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Previous Challenge Entry (Level 3 – Advanced)
Topic: Touch (the sense of touch) (08/05/10)

TITLE: Clean Up On Aisle Twelve
By Kimberly Russell


Hindsight's a wonderful thing. If I had turned the other way, I never would have seen her. Or have the fallout of razor sharp thoughts nestled in my shopping cart among fresh fruit and frozen waffles. Hate it when that happens. Why can't internal ugliness be stuffed in plastic bags and deposited in the nearest recycle bin?

Her name is Beth Ann. A blast from the past, intent on interrupting my nice cozy reality with pain that still singes like yesterday. The ache of deception doesn't always depart nor can it be dismissed by an act of will. Despite the years, a glimpse of her can catapult me back to a place I don't care to revisit. Where pride was stripped away and humiliation took up permanent residence.

I hustle through the meat section with unsteady hands, cursing the fact that I live in a small town. She and I often end up in mutual territory but resort to evasive tactics in order to avoid any physical interaction. Too bad the same maneuver doesn't get rid of the swirl in my head.

Tension always sparks whenever we're in the same vicinity and my blood begins to simmer with contempt. As she sashays by in her skimpy short-shorts and bleached out hair, I wonder if this mad cycle within will ever end. And wrestle with the fact that I really want to slap the smirk off her face.

"Reach out, reach out and touch someone." Oh, wouldn't I love to.

The old commercial jingle flits through my brain and I snicker. While the temptation is great, I restrain myself. Maybe I could qualify it with a comment about the "laying of hands?" Probably not.

My conscience begins to prick and red-hot shame stains the back of my neck. After all, I'm a Christian. Shouldn't I turn the other cheek and forgive? Be Jesus with skin on, as they say in church. But did Jesus ever suffer such shame as I had at the hands of this woman? The same hands that stole my husband and robbed me of the life I deserved.

Beth Ann's reputation preceded her from high school days. She'd been notorious for her antics with men ever since she was a teen and as she got older, ramped it up to epic proportions. Breaking up marriages became a sport and she excelled. Her skillful feminine wiles zeroed in on my spouse after they met at a co-ed softball game. She tired of him quickly and moved on to the next victim. Although her sporting expertise was mediocre, apparently she found her niche in a different arena. In anyone else, I would find the whole thing incredibly sad. For her? Not so much.

Of course, my husband was not an innocent casualty. He wasn't in a vacuum and needed to take responsibility for his actions. Personal issues plagued him at the time and he naively fell prey as she wove a web of deceit that choked the life out of our marriage vows. They never recovered.

I stared as she sauntered off and decided it was probably time to step down off my self-righteous soapbox. Maybe muster up a little compassion. I know she has been married and divorced at least once but beyond that, her life is a mystery except for what is public knowledge on FaceBook. Yes, I've cyber-stalked.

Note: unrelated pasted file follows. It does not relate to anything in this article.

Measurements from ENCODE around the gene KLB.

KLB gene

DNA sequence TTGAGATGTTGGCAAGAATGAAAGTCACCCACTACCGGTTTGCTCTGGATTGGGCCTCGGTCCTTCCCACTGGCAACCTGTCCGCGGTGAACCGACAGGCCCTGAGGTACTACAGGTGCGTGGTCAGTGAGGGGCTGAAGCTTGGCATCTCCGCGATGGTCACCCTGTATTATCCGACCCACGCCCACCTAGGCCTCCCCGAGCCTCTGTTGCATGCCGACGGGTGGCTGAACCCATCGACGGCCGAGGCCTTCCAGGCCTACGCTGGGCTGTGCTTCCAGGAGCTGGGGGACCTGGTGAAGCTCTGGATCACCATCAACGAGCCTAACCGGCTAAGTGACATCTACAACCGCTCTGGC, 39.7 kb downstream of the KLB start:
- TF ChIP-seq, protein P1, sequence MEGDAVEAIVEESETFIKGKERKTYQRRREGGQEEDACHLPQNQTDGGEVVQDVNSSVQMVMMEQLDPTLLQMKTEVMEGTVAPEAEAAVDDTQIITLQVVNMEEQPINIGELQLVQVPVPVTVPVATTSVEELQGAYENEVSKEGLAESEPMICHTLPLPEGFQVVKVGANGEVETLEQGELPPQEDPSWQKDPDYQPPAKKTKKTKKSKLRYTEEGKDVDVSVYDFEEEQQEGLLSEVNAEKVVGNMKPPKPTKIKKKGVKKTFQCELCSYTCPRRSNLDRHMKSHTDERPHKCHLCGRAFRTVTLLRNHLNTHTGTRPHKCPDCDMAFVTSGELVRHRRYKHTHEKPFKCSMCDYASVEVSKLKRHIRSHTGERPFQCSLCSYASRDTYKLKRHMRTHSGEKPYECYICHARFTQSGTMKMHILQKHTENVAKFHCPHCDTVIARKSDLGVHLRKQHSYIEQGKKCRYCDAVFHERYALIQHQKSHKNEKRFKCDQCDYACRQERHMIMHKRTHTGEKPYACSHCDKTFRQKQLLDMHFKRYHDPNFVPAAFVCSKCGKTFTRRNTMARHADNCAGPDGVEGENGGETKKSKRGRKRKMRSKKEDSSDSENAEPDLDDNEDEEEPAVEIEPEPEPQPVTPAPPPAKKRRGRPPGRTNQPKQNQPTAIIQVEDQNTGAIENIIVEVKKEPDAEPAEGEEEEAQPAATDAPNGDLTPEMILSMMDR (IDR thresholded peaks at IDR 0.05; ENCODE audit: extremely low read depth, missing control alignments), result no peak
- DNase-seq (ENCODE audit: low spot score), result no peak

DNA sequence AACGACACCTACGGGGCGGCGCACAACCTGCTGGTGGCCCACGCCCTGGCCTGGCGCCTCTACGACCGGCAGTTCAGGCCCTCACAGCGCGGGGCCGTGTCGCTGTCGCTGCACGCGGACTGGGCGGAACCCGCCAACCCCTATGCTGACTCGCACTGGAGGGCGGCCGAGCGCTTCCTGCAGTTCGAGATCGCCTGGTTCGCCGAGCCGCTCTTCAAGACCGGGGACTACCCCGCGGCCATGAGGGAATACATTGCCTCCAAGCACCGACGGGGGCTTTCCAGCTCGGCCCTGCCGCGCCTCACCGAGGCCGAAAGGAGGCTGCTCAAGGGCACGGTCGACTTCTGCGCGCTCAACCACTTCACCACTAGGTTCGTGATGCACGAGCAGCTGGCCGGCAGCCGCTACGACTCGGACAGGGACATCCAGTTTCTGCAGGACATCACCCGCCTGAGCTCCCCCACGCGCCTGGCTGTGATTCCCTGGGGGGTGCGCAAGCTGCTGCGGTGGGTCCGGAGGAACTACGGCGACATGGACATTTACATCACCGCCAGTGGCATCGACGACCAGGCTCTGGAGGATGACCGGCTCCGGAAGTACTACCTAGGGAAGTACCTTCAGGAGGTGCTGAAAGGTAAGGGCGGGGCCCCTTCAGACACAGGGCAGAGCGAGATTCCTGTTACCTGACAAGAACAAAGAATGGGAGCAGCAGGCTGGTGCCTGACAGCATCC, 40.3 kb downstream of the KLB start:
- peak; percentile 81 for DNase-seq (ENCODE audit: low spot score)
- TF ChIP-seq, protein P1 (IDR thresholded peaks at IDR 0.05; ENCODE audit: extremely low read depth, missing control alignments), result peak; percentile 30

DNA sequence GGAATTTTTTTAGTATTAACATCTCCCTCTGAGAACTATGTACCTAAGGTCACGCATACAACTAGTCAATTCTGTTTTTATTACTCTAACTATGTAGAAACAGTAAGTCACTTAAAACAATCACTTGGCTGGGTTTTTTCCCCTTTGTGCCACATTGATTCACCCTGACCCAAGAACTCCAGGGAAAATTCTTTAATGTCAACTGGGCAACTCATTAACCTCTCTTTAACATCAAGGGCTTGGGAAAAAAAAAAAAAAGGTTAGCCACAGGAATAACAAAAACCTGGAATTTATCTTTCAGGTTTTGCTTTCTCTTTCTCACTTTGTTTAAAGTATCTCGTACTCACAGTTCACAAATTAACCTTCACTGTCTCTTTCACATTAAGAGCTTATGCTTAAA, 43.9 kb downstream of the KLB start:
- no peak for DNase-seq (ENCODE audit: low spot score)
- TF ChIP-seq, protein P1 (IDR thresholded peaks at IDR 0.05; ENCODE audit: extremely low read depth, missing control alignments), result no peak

My curiosity about who she is now as opposed to then puzzles me. Unsure why I care as I remain in my judgmental little world, I still wonder what her life has become. Does she live with remorse or guilt? Are there conversations that run through her head about what she would say to me, given the chance? My catty self thinks not. Yet I yearn for some kind of closure to the gaping wound that still bleeds after all these years.

A clank of metal jerks me out of my revelry as shopping carts collide and I find myself staring at the object of my hostile thoughts.

"Oh, hi. Sorry about that. I must not have been paying any attention." Nervous laughter bubbles out while uncertain eyes search mine. And as I wheel about to make my escape, a butterfly touch brushes my arm.

"Katie, could I talk to you a minute?"

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This article has been read 646 times
Member Comments
Member Date
Tina Leonard08/12/10
I don't know if this is a true story or not, but something like this actually happened to me. My first marriage (husband was at fault, not the girl). After we seperated I got a phone call a hesitant voice wanting to apologize to me, yet she said I didn't know her. Long story short~ I couldn't talk to her at first, had to go for a long walk and deal with some feelings I thought were gone~God dealt with me. That was an opportunity to witness to someone who had been manipulated. Today after after eight years I still talk to this lady, and she is now raising her two boys in church one she was pregnant with before we were even divorced. Of course he has nothing to do with them. BUT GOD! :) Great story.
Rachel Phelps08/13/10
This is a great story with a wonderful message. It felt a little tell-heavy, lots of back story without much "shown" to the reader. Your creativity is obvious.
Hanne Moon 08/13/10
I love the title to this. You have a wonderful way with words in delivering emotional imagery. You don't tell us about her feelings...you show us how she feels. Great job! :)
Shann Hall-LochmannVanBennekom 08/14/10
This is an interesting story with an important message.
Laury Hubrich 08/18/10
Wow! This one makes me smile at your descriptions then makes me nurse my banged up toes because it's so close to home then makes me gasp when I find out why you didn't want to see this woman then you made me smile again and then.... breathe... ahhhh... Nice story, Kim. I'm sure we can all relate in some way to it.
Marita Thelander 08/18/10
I love the way you phrase things. I almost forgot what the topic was until I hit the ending. Great job!